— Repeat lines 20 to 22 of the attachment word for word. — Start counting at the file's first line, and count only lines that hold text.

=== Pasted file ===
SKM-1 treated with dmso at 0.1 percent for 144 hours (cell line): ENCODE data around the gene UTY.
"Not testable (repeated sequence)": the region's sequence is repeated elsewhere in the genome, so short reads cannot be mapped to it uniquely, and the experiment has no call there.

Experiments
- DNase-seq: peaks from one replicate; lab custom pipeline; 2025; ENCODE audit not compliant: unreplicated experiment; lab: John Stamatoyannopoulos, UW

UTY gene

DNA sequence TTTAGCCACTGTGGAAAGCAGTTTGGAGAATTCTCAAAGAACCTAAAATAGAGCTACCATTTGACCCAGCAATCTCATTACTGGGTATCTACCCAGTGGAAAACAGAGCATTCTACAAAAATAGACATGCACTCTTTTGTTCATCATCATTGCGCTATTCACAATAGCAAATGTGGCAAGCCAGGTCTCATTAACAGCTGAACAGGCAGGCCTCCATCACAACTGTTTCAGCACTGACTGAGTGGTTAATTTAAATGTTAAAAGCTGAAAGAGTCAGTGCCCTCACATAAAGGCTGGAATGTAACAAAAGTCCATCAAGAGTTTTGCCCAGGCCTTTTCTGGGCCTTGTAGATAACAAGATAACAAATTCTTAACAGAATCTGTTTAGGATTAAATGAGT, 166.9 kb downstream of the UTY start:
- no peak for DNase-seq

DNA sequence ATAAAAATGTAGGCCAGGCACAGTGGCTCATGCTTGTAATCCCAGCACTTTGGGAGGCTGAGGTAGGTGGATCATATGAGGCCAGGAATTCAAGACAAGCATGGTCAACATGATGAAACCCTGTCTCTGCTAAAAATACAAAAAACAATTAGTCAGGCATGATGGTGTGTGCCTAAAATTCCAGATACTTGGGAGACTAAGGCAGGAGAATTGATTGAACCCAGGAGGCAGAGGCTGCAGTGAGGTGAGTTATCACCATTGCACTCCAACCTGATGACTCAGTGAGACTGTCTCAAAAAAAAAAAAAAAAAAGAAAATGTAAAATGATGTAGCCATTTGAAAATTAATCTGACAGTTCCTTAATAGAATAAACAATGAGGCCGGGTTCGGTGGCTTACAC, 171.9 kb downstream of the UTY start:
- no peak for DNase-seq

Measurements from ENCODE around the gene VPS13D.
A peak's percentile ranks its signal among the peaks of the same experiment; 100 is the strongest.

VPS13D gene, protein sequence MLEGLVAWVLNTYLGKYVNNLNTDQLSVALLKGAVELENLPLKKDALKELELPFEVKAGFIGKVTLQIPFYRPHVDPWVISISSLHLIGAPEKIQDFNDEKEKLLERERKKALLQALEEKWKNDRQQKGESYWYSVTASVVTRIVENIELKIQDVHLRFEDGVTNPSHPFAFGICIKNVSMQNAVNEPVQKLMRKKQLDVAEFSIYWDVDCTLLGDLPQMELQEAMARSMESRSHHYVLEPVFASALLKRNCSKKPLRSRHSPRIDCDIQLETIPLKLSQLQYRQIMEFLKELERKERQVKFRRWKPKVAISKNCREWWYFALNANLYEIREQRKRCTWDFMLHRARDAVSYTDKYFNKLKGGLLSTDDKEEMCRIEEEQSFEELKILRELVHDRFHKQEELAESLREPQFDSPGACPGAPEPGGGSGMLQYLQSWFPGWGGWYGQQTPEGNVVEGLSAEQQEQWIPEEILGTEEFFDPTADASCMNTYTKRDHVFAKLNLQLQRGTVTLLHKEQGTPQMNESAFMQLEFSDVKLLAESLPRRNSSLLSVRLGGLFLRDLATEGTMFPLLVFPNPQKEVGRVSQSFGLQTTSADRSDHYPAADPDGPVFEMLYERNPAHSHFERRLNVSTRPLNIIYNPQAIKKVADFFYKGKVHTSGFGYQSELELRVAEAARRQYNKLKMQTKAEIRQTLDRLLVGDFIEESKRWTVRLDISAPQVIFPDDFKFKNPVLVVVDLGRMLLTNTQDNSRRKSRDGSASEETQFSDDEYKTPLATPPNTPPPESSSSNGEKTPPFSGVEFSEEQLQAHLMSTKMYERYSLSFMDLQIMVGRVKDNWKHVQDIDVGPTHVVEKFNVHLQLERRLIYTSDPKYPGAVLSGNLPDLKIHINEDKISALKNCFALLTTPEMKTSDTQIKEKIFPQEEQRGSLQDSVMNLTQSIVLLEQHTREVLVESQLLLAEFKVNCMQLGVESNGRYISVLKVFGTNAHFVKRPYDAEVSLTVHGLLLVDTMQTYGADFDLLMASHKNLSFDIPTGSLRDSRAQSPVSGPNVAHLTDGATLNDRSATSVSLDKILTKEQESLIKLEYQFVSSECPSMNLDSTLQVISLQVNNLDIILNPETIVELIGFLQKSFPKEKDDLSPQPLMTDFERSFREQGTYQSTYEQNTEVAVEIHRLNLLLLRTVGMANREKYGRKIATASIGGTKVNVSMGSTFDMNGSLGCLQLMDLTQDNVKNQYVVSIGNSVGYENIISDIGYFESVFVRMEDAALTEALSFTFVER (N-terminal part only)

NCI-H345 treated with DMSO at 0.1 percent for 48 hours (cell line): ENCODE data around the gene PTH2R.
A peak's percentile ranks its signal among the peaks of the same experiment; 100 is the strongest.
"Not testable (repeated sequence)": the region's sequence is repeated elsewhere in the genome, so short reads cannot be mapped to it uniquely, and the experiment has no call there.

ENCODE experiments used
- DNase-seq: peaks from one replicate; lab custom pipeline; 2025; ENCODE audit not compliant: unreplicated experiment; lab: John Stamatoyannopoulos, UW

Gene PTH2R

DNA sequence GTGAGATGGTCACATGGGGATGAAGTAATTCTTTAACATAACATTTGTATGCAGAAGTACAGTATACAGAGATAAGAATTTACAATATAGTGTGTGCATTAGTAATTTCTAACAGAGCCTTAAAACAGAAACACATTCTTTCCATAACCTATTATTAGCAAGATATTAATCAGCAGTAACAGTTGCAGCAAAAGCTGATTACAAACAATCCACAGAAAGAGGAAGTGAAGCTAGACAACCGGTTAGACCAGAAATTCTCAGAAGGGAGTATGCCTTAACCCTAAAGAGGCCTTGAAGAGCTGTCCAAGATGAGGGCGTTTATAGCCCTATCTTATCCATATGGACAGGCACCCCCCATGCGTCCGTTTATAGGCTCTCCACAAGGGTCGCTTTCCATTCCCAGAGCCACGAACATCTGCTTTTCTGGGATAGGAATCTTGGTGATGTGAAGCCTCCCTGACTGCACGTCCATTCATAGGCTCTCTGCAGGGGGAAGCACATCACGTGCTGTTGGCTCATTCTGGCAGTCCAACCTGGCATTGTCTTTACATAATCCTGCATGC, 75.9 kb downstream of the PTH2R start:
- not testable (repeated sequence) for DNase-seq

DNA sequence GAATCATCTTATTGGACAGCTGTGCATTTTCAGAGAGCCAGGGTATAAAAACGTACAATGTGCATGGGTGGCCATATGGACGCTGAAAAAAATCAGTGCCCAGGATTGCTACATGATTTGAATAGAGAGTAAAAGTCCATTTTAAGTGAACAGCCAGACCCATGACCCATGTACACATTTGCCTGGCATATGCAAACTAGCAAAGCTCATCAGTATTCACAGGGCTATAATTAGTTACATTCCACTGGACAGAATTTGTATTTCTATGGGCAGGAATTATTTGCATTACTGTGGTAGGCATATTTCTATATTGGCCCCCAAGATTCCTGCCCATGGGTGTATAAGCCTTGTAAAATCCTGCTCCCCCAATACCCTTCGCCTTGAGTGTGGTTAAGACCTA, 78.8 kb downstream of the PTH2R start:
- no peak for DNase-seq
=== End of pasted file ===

- not testable (repeated sequence) for DNase-seq

DNA sequence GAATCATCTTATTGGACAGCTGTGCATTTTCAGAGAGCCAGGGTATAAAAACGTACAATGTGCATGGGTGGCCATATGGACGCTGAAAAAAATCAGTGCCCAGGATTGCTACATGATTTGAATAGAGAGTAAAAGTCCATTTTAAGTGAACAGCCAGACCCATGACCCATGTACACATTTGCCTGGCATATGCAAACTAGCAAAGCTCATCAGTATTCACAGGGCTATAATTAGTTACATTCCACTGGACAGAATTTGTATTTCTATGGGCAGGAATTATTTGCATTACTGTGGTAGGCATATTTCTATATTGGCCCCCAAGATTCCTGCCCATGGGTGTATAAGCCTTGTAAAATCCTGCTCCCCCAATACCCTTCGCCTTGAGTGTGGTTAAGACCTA, 78.8 kb downstream of the PTH2R start:
- no peak for DNase-seq